- Traditional sales channels
- Distribution through your own branded storefront
- Participation in a public data marketplace
Generally speaking, public marketplaces can be a quick way to launch a data product into the world. However, there are certainly some key drawbacks of public marketplaces — uncertainty around differentiation of data products, lack of control of the customer experience, risk of commoditization, and potentially being positioned (and compared unfavorably) alongside your competitors. This leads established data vendors to find more success with their own channel. To learn more about the decision to build, buy, or participate in a marketplace, take a look at our Data Marketplace Decision Guide.
The third key aspect of a data monetization strategy is unit economics. Put simply, are you making more money on a data product than it costs to produce, market, and distribute it? Let’s break out both sides of the equation: the revenue opportunities and costs.
The degree to which your data products can generate revenue will depend on whether your customers understand the value proposition. The challenge then becomes generating awareness and providing access to these products. Demand for data products isn’t the problem; discoverability is.
Data commerce platforms can drive additional revenue by providing value in four areas:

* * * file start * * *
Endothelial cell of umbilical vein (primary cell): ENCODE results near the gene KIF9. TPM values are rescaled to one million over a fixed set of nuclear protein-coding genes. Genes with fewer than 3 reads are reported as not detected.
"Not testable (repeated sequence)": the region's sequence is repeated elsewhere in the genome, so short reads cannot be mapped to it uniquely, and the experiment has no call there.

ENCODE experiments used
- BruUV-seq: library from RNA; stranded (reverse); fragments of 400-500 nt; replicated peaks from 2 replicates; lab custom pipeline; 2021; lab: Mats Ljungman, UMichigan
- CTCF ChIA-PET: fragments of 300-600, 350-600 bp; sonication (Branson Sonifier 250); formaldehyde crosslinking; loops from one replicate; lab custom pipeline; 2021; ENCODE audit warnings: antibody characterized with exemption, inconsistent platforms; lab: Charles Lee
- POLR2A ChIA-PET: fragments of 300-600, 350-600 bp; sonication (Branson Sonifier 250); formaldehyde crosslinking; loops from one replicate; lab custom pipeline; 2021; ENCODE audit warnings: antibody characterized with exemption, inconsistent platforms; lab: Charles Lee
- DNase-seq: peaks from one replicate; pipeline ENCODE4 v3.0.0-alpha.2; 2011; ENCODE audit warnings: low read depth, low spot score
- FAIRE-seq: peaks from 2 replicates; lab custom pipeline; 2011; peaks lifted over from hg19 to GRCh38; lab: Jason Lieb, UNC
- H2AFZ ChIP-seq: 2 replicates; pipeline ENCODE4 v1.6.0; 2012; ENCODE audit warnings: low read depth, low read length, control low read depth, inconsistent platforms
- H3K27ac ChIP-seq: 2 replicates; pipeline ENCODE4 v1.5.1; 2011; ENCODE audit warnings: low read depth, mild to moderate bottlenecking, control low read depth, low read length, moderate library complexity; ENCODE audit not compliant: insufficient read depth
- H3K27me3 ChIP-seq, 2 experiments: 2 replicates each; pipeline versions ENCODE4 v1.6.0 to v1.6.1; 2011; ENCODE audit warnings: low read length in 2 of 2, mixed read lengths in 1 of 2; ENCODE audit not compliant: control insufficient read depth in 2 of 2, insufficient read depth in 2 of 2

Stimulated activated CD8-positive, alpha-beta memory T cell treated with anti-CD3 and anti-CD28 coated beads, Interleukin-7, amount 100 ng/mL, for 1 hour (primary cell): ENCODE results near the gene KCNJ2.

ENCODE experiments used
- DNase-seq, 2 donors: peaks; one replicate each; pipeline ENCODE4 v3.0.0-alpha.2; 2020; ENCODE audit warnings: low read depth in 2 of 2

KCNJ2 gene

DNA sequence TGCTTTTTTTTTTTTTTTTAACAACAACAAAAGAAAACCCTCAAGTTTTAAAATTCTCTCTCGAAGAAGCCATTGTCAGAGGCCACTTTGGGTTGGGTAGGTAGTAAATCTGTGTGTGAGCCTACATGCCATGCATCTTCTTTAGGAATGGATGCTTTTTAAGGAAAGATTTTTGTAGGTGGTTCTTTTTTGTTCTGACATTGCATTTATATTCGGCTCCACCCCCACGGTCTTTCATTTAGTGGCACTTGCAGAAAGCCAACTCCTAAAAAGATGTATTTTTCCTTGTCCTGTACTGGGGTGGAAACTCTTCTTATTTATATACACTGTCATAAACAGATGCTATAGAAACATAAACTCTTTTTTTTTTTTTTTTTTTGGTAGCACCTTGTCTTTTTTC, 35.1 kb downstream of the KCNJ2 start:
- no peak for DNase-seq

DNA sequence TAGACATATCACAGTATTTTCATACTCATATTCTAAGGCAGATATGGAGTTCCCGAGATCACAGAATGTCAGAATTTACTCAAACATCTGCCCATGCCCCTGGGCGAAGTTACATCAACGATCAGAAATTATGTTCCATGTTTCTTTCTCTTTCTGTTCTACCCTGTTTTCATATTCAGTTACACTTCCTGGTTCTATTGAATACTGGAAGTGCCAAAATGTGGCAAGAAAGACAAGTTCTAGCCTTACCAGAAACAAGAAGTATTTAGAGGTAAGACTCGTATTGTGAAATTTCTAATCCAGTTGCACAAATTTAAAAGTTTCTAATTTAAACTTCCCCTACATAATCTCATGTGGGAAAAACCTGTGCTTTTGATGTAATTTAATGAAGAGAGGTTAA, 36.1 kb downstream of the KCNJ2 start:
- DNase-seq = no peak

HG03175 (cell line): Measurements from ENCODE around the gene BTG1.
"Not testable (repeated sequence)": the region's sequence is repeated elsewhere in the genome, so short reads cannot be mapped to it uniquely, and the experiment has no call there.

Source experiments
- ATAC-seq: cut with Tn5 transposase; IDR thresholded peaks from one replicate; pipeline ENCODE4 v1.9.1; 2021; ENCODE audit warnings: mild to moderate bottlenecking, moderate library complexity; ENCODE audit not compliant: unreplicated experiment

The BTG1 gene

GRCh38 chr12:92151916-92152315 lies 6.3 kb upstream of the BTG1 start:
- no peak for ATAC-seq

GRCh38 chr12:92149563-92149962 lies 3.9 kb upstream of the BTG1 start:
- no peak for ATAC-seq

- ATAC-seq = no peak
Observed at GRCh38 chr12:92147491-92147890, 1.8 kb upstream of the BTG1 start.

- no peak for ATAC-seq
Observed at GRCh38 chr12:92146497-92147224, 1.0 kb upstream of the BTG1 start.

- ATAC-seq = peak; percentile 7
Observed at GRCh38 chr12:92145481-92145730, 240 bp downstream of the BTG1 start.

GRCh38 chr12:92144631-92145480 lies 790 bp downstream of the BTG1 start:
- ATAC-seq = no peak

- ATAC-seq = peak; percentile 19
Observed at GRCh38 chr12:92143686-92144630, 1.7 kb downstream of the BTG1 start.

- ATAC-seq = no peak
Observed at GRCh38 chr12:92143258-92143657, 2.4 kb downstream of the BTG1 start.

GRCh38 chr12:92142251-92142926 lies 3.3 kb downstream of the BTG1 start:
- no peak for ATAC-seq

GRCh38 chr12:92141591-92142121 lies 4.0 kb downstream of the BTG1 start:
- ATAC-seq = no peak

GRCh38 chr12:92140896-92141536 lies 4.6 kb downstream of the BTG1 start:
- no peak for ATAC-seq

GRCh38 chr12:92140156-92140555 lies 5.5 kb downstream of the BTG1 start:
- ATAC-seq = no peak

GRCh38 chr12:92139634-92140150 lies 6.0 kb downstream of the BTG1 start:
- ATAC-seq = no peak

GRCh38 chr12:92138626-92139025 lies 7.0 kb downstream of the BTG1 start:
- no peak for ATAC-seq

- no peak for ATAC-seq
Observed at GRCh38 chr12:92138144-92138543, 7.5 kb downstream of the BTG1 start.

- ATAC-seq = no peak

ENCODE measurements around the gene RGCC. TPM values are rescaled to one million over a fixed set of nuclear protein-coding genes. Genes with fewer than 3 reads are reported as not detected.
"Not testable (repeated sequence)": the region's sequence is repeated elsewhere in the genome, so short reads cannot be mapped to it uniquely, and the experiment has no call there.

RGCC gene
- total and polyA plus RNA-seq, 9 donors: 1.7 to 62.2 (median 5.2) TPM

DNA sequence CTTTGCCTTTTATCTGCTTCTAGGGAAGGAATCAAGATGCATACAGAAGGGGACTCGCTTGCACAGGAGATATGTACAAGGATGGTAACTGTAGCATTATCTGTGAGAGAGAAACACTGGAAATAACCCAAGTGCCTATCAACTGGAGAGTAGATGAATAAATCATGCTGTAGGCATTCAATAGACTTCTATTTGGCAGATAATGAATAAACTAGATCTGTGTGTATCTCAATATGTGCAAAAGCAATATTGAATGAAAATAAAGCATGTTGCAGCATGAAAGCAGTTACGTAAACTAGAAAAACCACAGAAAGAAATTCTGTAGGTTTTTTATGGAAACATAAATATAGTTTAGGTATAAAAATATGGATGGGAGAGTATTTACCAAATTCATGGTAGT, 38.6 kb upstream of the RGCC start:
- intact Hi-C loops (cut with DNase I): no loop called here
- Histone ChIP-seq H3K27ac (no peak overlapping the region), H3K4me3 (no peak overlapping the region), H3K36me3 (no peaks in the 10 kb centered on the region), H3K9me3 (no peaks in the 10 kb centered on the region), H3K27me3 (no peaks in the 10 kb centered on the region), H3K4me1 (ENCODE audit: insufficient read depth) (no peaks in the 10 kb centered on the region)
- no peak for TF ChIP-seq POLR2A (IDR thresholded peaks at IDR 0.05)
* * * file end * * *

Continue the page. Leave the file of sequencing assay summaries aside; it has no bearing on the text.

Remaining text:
- Discoverability: Can your customers find data products that will appeal to them?
- Delivery: Does the speed and ease of delivery encourage customers to buy more data products?
- Trialability: Can customers easily sample a dataset or product, confirm the fit of the data product and the problem they are trying to solve, and thus prove to internal stakeholders that this data product will be a smart investment?
- Collaboration: Are you able to collaborate with customers in order to understand their use case, operationalize sales more efficiently, and generate additional value to them? Do you have access to a shared space that allows customers to combine their own data and models with your data products?
Naturally, higher value data products will generate higher margins for data vendors. On the other side of the transaction, data consumers will experience accelerated time to value, thanks to shorter sales cycles, instant discovery and access, and on-platform collaboration.
Data businesses can be hard (and expensive) to support operationally:
- Data needs to be regularly updated; products that require queries to be run on a scheduled or event-driven basis need to be automated, requiring expert input.
- Splicing data requires hands-on intervention and maintenance, which can become unmanageable.
- File transfers can require support from IT in order to execute.
- Sample data sets offer a fractured and incomplete view into the overall potential value of the data.
- Data providers need their sales teams to have a deep and exhaustive understanding of their data and their customers’/prospects’ use-case in order to sell the right data products to the right people.
Operators of traditional data businesses will be well aware of these challenges. The good news is that treating data as a product can decrease total ownership costs — development, maintenance, and technology — by up to 30%. (Harvard Business Review, July/August 2022)
Pulling ahead of the pack
Data vendors wouldn’t be in the business if they weren’t making money selling data. However, as innovators switch to new models of data commerce, sticking with the status quo becomes increasingly unwise. For a deeper dive into this topic, check out our free guide. To continue your data monetization journey, chat with one of our experts.